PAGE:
Monday, December 26, 2016

The Year in Review: Reading

I read sixty-five books in 2016, weighted heavily towards fiction this time (49 novels to 16 nonfiction books).  I was in the mood for mostly lightweight fiction, reading a lot of "cozy" mysteries (amateur sleuth, small-town settings, not a lot of violence), some middle-grade children's books, and a lot of P.G. Wodehouse.

My reading choices went well with my desire to spend my first year of retirement relaxing as much as I could!

My Favorite Nonfiction Books

The Road to Little Dribbling (Bill Bryson).  Bryson jaunts around his adopted home of England in his typical humorous fashion -- a master of the wryly observed travel memoir.

A Kentish Lad (Frank Muir).  Good luck finding this autobiography -- I snapped it up at a used book sale.  Frank Muir was a British radio and TV icon from the 1940s - 1970s specializing in comedy writing and acting, and he tells rollicking good stories about his life and times.

Super Sushi Ramen Express (Michael Booth).  Booth, who is mainly a food writer, takes his wife and young sons on a two-month exploration of Japan's food culture with highly entertaining and often amusing results.

Caring for Nature:  100 Years of Seattle Audubon (Edited by Constance Sidles).  Well, okay, I'm heavily biased about this book, since I did research for it.  Impressively told history and stories of people who made a difference for the preservation of birds and nature.

The Boys in the Boat (Daniel Brown).  Absolutely riveting account of the young men on the UW rowing crew who won Olympic gold in 1936.  Amazing story about amazing people.

My Favorite Fiction Books

The Cat Who Came In Off the Roof  (Annie Schmidt).  Quirky and charming children's book about a cat who turns into a young woman.

Pretty much everything I read this year by P.G. Wodehouse.  What can one say?  Jeeves and Wooster.  Blandings Castle and Galahad Threepwood.  Aunt Agatha...Monty Bodkin...Stilton Cheesewright....of course the plots are all the same, full of thwarted young love, miscommunication and mishaps galore, with Bertie Wooster continually under threat of unwanted marriage and the Empress of Blandings always in danger of pig-napping...with everything turning out right in the end.  One does not read Wodehouse for his plots -- one reads him for his wit, his amusing turns of phrase, and his delightful dialogue.   I'd read most of these books at least once before, and won't mind reading them again a few years hence.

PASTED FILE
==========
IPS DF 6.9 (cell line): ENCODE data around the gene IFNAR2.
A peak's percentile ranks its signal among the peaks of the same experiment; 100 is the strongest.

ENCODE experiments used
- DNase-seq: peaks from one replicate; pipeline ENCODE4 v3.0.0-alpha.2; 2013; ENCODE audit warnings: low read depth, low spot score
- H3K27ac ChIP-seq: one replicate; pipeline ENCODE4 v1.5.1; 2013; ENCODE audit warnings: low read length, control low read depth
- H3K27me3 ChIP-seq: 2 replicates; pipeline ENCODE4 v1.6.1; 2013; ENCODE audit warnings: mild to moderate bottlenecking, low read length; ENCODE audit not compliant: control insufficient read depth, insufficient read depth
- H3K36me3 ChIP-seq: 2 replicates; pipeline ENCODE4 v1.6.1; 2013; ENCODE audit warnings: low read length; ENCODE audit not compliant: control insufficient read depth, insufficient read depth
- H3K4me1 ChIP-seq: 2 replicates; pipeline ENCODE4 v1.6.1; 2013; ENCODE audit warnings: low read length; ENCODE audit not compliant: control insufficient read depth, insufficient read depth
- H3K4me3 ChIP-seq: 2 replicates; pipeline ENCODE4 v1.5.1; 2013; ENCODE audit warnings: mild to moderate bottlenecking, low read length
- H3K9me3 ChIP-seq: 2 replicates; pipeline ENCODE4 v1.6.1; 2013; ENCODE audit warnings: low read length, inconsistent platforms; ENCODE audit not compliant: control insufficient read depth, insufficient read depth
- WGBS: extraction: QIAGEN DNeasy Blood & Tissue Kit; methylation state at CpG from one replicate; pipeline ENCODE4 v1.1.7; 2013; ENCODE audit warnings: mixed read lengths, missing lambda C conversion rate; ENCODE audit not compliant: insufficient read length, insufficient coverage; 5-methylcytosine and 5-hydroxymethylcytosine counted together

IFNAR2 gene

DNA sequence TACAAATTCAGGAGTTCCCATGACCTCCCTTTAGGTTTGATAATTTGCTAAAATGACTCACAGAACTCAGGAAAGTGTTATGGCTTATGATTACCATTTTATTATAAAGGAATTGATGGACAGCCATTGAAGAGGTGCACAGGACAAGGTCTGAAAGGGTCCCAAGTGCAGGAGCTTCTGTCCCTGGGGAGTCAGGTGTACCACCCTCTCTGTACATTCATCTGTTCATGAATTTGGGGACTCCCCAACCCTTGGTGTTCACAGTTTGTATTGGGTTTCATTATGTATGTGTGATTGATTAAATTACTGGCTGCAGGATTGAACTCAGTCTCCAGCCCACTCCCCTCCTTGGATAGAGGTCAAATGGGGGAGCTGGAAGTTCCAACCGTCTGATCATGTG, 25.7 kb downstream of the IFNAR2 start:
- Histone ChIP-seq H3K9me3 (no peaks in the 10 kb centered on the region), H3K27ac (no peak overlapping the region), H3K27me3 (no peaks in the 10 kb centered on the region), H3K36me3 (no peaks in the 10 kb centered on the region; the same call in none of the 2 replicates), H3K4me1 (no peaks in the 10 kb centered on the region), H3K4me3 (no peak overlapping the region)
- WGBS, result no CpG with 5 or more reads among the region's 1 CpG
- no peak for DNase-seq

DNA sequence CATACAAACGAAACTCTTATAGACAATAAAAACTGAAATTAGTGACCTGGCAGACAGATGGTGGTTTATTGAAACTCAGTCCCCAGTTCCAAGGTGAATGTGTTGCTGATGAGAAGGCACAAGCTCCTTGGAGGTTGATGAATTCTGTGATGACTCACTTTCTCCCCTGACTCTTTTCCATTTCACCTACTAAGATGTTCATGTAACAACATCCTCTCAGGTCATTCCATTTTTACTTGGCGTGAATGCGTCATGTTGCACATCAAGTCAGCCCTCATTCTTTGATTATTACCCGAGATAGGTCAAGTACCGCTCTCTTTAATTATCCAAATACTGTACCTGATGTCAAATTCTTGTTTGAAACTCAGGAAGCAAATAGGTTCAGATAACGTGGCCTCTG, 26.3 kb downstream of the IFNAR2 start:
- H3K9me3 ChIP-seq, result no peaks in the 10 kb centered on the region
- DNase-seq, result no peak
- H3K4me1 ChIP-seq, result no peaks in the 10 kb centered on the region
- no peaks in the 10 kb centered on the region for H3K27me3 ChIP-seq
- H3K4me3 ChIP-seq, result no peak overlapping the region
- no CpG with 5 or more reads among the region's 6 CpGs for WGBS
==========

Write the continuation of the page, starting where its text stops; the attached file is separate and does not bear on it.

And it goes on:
Titles enjoyed this year:  Summer Lightning, The Luck of the Bodkins, Heavy Weather, Cocktail Time, The Mating Season, Thank You Jeeves, Joy in the Morning, Full Moon, Jeeves and the Feudal Spirit, Galahad at Blandings, Pigs Have Wings, Right Ho, Jeeves.

Artists in Crime (Ngaio Marsh).  Another re-read of a favorite mystery, where artist Agatha Troy meets Inspector Roderick Alleyn while he investigates a murder at her studio.

Absolutely Truly (Heather Frederick).  Middle-grade novel about a young girl dealing with a move to a new town where she makes new friends while solving a literary mystery uncovered at her family's bookstore.

The Transcendental Murder and The Memorial Hall Murder (Jane Langton).  While I enjoyed these early entries in Langton's series featuring amateur sleuth Homer Kelly and his wife Mary, who are both English Literature teachers, and I enjoyed their New England settings, I was disappointed in later books in the series that I tried to read and gave up on.  These two feature  Homer and Mary more prominently, while the later ones focused on other characters to their detriment.

The End of the Road (Sue Henry).  While the plot of this mystery is barely there, and the solution comes out of left field in an unsatisfying fashion, and despite the heroine, amateur sleuth Maxie McNabb, committing a couple of dumb moves, I still enjoyed this book overall for its portrayal of Homer, Alaska and its quirky residents.  And possibly the fact that Maxie owns a dachshund named Stretch had a little something to do with it.  Also read two earlier book in the series, The Serpents Tooth, which takes Maxie and Stretch on the road to Colorado, and The Tooth of Time, set in New Mexico, where the plots were definitely better.

Good stuff!


  1. Hurrah for end of year book reports. I don't so much find anything here I'm eager to read but I always enjoy your pocket reviews. Maybe I should try rereading some Ngaio Marsh . . .

    Also, I *love* this year's calendar; thank you! I have yet to put *my* calendar together for 2017 and yours is so lovely I'm tempted to skip it. One of these days I swear I'll get your Christmas stuff to you; it's hell *not* being retired.

    1. I like the Ngaio Marsh ones that heavily feature Agatha Troy.

      So glad you like the calendar! I'm sure yours will also be splendid because it always is. And yes, someday we MUST find a way to get together. You won't have more time to do stuff when you're retired, though -- it's just as busy, I'm afraid!